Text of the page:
Tech savvy Brits might like to think they’re too smart to be fooled by online scams, but cyber security experts have revealed that most of us are a lot more vulnerable than we think.
According to the Take Five Campaign only nine per cent of people can accurately spot scams online, while Which? says that more than five million scams cost victims in excess of £9 billion each year.
Ajit Patel, founder of cyber security organisation Siccura, which has just launched a new app called Siccura Safemail that helps keep all email communication secure, told Femail that spotting danger is a lot harder than you think.
‘Data theft and online fraud have become more sophisticated, and depressingly familiar,’ he explained.
‘Automated Push Payment scams are also on the rise, where criminals hack and clone people’s emails and then con them into making what they believe are genuine payments – for example to plumbers or builders for work done.
‘Unfortunately, malware protection software doesn’t help much, because they rely on tricking the user, so it’s vital that people learn to be more vigilant and ensure they are taking appropriate steps to protect themselves.’
Here are the nine steps you need to ensure you don’t fall victim to a scam.
You might like to think you’re pretty tech savvy but the increasing sophistication of online fraud makes it harder to spot than ever (stock image)
1. Encrypt your email
Email encryption isn’t just for businesses or tech geeks. Email encryption is a powerful way to keep your personal data safe, transforming sensitive data into unbreakable code. Even if someone manages to access your data with new encryption technology, the content they find will be completely undecipherable.
2. Back up your data
It might sound basic but backing up your emails is often overlooked. It makes sense to create a duplicate copy of your emails so that if a device is lost, stolen, or compromised, you still have all the information that’s important to you.
3. Use passphrases rather than passwords
Most people know not to use the same password for different online accounts and are aware that passwords linked to personal details such as birthdays or addresses are easier to hack. Try using a longer ‘passphrase’ to make use of every character in a password and base this on a favourite song lyric, quote from a book, magazine, or film so it’s easy to remember.
4. Find out who is using your data
GDPR has made this easier to find out and you now have the right to ask any company what data they hold on you or to stop them email you unwanted messages in your inbox.
Setting a passcode to lock your phone is crucial to ensure your data is protected in case your device is stolen or gets lost (stock image)
5. Don’t share too much information
Take a minute to stop and think about the data you are sharing before you share it. If you’re at all concerned about the source of an email check it’s authenticity, for example give your bank a ring to see if an email is really from them.
The scale of cyber crime in the UK
Banks logged 34,128 cases of push payment fraud in the year to July – a rate of almost 200 a day. Just £31million of the stolen £145million was returned to customers, according to trade body UK Finance.
Around a quarter of the total losses – £36.6million – was a result of impersonation fraud. This is where crooks pose as companies people trust such as their bank, solicitor, telecoms provider, HMRC or the police. Victims are then convinced to transfer their money into another account under the guise of keeping it safe. They almost never see it again.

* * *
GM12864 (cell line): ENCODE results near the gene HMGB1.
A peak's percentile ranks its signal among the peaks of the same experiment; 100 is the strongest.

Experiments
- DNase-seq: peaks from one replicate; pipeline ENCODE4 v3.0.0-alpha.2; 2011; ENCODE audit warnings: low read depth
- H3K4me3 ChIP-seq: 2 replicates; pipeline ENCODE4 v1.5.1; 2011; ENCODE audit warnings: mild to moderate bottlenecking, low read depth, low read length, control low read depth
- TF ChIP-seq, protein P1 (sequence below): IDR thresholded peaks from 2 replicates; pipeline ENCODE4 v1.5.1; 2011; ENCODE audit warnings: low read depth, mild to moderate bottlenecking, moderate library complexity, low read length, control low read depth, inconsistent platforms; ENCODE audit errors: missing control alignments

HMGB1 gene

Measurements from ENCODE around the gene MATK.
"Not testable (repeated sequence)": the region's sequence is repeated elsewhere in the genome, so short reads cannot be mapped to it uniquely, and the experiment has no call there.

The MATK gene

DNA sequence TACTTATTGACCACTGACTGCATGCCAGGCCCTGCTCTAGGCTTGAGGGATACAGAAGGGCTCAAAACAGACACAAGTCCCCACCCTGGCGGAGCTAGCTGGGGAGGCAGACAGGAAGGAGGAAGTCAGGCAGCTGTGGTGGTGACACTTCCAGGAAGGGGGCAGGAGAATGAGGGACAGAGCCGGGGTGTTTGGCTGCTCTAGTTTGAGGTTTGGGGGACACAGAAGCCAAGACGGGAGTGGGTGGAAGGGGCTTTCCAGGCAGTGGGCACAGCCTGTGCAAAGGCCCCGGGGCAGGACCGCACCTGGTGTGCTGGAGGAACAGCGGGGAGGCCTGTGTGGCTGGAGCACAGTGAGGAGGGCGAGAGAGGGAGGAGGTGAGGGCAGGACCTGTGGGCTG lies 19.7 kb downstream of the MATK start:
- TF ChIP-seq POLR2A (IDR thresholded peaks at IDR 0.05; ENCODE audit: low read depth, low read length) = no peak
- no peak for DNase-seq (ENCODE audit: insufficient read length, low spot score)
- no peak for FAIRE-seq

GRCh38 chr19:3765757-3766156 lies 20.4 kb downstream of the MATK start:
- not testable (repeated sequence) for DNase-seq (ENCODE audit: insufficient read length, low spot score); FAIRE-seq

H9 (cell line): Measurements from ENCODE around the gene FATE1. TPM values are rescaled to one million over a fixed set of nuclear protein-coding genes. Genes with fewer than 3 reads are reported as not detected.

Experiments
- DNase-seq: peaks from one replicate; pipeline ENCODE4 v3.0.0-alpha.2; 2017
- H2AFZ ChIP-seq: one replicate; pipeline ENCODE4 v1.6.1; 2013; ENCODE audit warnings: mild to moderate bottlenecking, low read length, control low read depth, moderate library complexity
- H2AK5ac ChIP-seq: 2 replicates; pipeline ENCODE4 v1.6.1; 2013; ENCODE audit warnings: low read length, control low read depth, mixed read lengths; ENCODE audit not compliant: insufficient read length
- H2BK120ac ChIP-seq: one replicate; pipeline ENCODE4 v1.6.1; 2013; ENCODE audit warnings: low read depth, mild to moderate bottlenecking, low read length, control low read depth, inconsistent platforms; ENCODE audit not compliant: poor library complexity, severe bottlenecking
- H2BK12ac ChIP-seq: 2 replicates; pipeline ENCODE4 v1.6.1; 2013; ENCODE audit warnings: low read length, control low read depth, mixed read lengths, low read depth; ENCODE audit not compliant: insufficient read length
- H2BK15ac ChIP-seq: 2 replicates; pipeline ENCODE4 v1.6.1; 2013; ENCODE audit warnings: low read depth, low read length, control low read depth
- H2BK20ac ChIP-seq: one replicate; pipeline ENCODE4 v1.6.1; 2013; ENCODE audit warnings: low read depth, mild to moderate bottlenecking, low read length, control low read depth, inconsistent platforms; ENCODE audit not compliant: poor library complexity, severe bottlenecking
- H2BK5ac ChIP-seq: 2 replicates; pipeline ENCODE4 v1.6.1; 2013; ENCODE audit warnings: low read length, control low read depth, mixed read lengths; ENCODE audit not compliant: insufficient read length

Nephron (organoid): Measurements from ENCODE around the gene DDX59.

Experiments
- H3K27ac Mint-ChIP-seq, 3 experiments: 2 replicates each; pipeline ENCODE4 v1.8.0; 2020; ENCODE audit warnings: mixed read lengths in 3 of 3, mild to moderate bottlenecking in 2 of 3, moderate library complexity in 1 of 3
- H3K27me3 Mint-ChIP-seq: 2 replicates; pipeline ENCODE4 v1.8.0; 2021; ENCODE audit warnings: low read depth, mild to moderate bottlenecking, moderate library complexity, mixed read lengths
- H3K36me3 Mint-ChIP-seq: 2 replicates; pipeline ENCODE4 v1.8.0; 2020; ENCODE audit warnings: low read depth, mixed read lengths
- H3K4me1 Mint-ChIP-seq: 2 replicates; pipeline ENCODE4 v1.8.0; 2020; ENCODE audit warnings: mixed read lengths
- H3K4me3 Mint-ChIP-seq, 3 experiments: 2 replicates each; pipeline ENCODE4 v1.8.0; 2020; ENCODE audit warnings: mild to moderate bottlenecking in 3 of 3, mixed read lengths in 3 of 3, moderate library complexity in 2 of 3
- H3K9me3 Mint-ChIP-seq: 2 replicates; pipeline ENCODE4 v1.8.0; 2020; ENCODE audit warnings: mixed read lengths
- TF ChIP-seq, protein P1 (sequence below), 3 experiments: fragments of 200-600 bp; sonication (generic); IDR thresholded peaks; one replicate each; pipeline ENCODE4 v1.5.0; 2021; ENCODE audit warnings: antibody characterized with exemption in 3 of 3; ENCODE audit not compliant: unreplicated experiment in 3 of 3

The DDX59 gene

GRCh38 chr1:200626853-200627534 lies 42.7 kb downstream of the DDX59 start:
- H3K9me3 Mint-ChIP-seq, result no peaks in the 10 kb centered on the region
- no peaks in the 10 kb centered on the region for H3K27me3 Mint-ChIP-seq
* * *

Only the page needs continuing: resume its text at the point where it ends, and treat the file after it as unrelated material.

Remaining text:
Others are tricked into making payments to criminals posing as conveyancing solicitors, builders and other tradespeople.
Unauthorised fraud losses, where crooks have hacked into your account or used your bank card without your knowledge, are down slightly at £358million for the first six months of 2018.
In these cases victims are typically refunded unless they have been negligent with their password or PIN.
6. Learn to identify suspect links
This is actually much harder than you think given the sophistication of phishing scams. Website and emails can look really legitimate and from recognisable sources such as banks or government departments and it can often be quite difficult to tell the difference.
If in doubt, don’t open anything and before disclosing any personal information make sure you know who you are dealing with. You can often spot a fake link by checking the URL address of a link – secure sites will begin with https://, while many phishing fakes will often just have http://, with no ‘s’.
7. Lock your smart phone and tablet devices
It’s so easy to have a mishap, to leave your phone somewhere, lose it or have it stolen. Locking your phone is the first line of defence and means if it winds up in the wrong set of hands there is a layer of defence. When your phone is locked a thief must first crack your password to get to your data.
8. Check when you last logged in
Most email platforms, offer a function where you can track when and where you last logged in. This information can usually be found in the ‘account’ or ‘settings’ function and makes it easy to spot if there has been any suspicious activity on your account.
Many will also let you set up two factor authentication, meaning that when you try and login from a new device, you will need to provide a unique code (usually sent as an SMS to your phone) as well as your password.
9. Keep it simple
When looking at tech to encrypt your emails it’s really important to try and keep it simple otherwise you’ll end up getting bogged down. Cyber security solutions for personal data have marched on and a new approach is now available that focuses on securing and encrypting all data at its source, using just one lock and key. This means that even if someone gains access to your data they are unable to read it and find it completely meaningless.